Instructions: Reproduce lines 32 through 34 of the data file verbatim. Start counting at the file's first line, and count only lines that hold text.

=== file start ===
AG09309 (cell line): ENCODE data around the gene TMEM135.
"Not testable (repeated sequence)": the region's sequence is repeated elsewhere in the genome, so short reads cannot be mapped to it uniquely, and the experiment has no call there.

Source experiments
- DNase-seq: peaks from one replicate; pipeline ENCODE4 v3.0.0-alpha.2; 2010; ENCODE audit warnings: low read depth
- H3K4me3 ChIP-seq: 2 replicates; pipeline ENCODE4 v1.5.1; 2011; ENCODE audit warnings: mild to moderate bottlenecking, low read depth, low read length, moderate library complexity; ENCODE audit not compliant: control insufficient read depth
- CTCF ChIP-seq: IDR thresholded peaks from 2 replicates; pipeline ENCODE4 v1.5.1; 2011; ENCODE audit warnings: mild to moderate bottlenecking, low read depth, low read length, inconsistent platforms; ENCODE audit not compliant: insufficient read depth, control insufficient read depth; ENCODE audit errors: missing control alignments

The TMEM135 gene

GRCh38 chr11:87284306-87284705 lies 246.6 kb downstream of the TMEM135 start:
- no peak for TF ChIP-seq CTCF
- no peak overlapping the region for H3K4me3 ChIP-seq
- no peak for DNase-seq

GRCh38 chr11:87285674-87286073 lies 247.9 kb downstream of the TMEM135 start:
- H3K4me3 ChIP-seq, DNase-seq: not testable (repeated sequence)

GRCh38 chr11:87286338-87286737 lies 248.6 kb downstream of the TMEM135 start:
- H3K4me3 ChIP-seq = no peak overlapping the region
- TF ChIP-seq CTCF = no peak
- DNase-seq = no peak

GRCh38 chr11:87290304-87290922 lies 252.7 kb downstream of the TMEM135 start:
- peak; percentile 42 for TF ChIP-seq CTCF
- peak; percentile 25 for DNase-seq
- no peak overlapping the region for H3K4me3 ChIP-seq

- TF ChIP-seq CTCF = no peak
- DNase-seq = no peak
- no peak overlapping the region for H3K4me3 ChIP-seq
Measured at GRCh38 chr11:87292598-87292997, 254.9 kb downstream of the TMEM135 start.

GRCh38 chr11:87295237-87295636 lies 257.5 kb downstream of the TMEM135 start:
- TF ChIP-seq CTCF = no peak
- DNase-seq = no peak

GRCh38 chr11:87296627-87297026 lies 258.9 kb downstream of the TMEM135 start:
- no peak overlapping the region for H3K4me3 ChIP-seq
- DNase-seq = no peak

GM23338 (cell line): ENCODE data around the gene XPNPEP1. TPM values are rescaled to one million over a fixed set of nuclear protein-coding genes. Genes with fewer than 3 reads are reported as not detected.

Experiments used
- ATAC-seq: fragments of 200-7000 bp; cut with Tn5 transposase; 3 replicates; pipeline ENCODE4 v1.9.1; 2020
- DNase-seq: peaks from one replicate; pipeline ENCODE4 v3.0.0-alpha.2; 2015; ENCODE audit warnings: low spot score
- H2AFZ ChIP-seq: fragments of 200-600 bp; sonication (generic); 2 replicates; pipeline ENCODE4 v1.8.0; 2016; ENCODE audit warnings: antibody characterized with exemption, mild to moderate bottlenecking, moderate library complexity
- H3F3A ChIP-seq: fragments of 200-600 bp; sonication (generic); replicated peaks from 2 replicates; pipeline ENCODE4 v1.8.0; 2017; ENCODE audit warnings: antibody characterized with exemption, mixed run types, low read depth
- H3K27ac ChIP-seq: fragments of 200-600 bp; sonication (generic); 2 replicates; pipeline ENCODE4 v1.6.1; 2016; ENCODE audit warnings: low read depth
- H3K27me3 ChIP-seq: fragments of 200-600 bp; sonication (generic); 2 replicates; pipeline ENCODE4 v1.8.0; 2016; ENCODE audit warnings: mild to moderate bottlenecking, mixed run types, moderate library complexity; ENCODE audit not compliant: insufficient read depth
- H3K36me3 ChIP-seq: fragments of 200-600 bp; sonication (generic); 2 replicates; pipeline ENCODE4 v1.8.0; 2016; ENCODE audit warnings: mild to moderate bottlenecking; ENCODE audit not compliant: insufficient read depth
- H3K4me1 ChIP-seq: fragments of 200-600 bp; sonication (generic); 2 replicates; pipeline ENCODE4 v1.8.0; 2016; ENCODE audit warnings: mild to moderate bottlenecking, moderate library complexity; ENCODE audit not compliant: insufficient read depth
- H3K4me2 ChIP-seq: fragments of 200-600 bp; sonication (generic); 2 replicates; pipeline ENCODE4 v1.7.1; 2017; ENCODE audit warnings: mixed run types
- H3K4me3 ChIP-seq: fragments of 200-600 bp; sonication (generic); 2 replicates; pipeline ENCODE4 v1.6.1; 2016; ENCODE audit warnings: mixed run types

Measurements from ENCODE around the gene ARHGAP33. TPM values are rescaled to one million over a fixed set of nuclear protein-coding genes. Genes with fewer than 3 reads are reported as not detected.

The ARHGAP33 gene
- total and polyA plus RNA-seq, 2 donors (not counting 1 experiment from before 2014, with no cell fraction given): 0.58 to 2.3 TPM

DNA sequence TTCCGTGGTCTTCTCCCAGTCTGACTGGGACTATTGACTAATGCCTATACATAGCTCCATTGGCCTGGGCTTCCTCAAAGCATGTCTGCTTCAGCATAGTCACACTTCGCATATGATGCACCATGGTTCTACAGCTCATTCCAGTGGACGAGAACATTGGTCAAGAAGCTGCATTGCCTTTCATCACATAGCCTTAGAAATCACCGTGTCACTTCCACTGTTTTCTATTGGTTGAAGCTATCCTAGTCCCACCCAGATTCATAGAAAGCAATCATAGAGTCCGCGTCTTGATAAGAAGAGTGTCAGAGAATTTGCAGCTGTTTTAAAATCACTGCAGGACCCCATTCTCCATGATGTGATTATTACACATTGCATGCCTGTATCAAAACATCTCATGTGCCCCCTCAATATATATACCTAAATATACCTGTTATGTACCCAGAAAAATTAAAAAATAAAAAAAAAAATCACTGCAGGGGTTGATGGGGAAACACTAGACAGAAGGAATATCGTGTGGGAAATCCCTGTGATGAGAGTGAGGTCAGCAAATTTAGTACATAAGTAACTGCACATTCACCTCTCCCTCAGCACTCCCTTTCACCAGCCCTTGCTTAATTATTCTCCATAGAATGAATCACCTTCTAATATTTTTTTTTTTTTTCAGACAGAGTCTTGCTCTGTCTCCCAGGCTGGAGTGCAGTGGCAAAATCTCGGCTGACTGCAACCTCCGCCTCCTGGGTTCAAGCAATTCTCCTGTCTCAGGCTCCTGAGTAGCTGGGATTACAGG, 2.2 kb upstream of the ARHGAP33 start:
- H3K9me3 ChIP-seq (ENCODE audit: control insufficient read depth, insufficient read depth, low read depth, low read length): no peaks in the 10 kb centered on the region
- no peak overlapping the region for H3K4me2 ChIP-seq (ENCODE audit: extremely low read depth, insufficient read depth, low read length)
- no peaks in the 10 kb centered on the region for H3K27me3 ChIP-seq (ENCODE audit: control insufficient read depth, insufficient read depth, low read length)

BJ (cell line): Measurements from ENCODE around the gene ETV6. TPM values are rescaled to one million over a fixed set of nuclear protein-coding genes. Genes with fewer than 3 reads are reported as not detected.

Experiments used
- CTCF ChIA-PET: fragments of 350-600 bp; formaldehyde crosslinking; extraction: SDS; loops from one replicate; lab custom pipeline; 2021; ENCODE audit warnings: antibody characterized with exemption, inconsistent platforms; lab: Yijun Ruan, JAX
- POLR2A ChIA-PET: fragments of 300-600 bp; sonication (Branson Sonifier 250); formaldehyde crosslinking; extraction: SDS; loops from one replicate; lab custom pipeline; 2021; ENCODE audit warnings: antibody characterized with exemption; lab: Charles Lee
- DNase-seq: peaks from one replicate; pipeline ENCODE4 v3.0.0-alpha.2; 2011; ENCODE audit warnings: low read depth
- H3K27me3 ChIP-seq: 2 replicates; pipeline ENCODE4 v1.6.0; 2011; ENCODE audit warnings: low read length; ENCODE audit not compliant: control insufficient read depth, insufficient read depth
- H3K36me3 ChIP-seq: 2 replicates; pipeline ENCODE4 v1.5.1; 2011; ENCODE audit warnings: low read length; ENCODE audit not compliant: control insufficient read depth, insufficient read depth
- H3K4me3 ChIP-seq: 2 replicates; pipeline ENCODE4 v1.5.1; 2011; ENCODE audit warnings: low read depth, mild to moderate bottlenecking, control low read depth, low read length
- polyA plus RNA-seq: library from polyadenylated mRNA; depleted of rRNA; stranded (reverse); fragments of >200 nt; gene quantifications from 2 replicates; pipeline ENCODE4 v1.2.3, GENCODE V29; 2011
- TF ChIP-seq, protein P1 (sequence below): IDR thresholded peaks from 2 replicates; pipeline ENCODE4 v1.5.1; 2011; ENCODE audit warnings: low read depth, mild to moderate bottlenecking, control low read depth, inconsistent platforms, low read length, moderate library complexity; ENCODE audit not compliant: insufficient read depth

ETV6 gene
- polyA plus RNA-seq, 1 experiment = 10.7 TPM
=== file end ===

GM23338 (cell line): ENCODE data around the gene XPNPEP1. TPM values are rescaled to one million over a fixed set of nuclear protein-coding genes. Genes with fewer than 3 reads are reported as not detected.

Experiments used
- ATAC-seq: fragments of 200-7000 bp; cut with Tn5 transposase; 3 replicates; pipeline ENCODE4 v1.9.1; 2020